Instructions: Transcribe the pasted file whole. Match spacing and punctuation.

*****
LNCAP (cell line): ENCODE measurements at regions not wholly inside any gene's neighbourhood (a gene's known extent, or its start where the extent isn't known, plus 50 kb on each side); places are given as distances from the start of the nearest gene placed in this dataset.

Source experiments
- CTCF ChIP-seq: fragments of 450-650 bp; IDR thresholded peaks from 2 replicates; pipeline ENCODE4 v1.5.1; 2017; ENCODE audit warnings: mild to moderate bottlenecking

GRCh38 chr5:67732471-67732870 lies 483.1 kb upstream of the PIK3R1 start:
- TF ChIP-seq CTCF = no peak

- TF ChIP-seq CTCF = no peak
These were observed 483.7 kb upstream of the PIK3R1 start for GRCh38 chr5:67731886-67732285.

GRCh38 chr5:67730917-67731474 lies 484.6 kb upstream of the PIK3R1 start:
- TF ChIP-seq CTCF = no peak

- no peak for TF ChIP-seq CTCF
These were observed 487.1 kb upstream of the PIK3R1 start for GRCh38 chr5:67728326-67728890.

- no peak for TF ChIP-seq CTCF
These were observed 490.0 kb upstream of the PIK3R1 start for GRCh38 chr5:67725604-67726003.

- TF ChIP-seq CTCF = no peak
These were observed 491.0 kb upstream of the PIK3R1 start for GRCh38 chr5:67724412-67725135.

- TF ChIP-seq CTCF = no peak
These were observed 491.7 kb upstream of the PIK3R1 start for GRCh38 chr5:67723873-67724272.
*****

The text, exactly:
LNCAP (cell line): ENCODE measurements at regions not wholly inside any gene's neighbourhood (a gene's known extent, or its start where the extent isn't known, plus 50 kb on each side); places are given as distances from the start of the nearest gene placed in this dataset.

Source experiments
- CTCF ChIP-seq: fragments of 450-650 bp; IDR thresholded peaks from 2 replicates; pipeline ENCODE4 v1.5.1; 2017; ENCODE audit warnings: mild to moderate bottlenecking

GRCh38 chr5:67732471-67732870 lies 483.1 kb upstream of the PIK3R1 start:
- TF ChIP-seq CTCF = no peak

- TF ChIP-seq CTCF = no peak
These were observed 483.7 kb upstream of the PIK3R1 start for GRCh38 chr5:67731886-67732285.

GRCh38 chr5:67730917-67731474 lies 484.6 kb upstream of the PIK3R1 start:
- TF ChIP-seq CTCF = no peak

- no peak for TF ChIP-seq CTCF
These were observed 487.1 kb upstream of the PIK3R1 start for GRCh38 chr5:67728326-67728890.

- no peak for TF ChIP-seq CTCF
These were observed 490.0 kb upstream of the PIK3R1 start for GRCh38 chr5:67725604-67726003.

- TF ChIP-seq CTCF = no peak
These were observed 491.0 kb upstream of the PIK3R1 start for GRCh38 chr5:67724412-67725135.

- TF ChIP-seq CTCF = no peak
These were observed 491.7 kb upstream of the PIK3R1 start for GRCh38 chr5:67723873-67724272.